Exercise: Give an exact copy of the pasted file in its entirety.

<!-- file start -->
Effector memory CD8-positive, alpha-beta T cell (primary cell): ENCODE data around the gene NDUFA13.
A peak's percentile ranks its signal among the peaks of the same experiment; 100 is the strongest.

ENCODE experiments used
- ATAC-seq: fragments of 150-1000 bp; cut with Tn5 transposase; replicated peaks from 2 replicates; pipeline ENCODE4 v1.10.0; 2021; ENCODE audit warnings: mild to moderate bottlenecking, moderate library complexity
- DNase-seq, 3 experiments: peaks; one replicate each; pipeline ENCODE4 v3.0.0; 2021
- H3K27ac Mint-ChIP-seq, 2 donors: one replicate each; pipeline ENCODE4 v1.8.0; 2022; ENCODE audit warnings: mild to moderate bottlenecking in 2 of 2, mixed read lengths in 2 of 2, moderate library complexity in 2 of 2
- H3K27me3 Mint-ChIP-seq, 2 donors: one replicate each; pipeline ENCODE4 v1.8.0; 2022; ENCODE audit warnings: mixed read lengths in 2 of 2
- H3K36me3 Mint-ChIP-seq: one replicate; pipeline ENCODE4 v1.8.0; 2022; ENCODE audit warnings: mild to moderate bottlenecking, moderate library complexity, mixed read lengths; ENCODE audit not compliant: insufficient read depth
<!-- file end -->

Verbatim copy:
Effector memory CD8-positive, alpha-beta T cell (primary cell): ENCODE data around the gene NDUFA13.
A peak's percentile ranks its signal among the peaks of the same experiment; 100 is the strongest.

ENCODE experiments used
- ATAC-seq: fragments of 150-1000 bp; cut with Tn5 transposase; replicated peaks from 2 replicates; pipeline ENCODE4 v1.10.0; 2021; ENCODE audit warnings: mild to moderate bottlenecking, moderate library complexity
- DNase-seq, 3 experiments: peaks; one replicate each; pipeline ENCODE4 v3.0.0; 2021
- H3K27ac Mint-ChIP-seq, 2 donors: one replicate each; pipeline ENCODE4 v1.8.0; 2022; ENCODE audit warnings: mild to moderate bottlenecking in 2 of 2, mixed read lengths in 2 of 2, moderate library complexity in 2 of 2
- H3K27me3 Mint-ChIP-seq, 2 donors: one replicate each; pipeline ENCODE4 v1.8.0; 2022; ENCODE audit warnings: mixed read lengths in 2 of 2
- H3K36me3 Mint-ChIP-seq: one replicate; pipeline ENCODE4 v1.8.0; 2022; ENCODE audit warnings: mild to moderate bottlenecking, moderate library complexity, mixed read lengths; ENCODE audit not compliant: insufficient read depth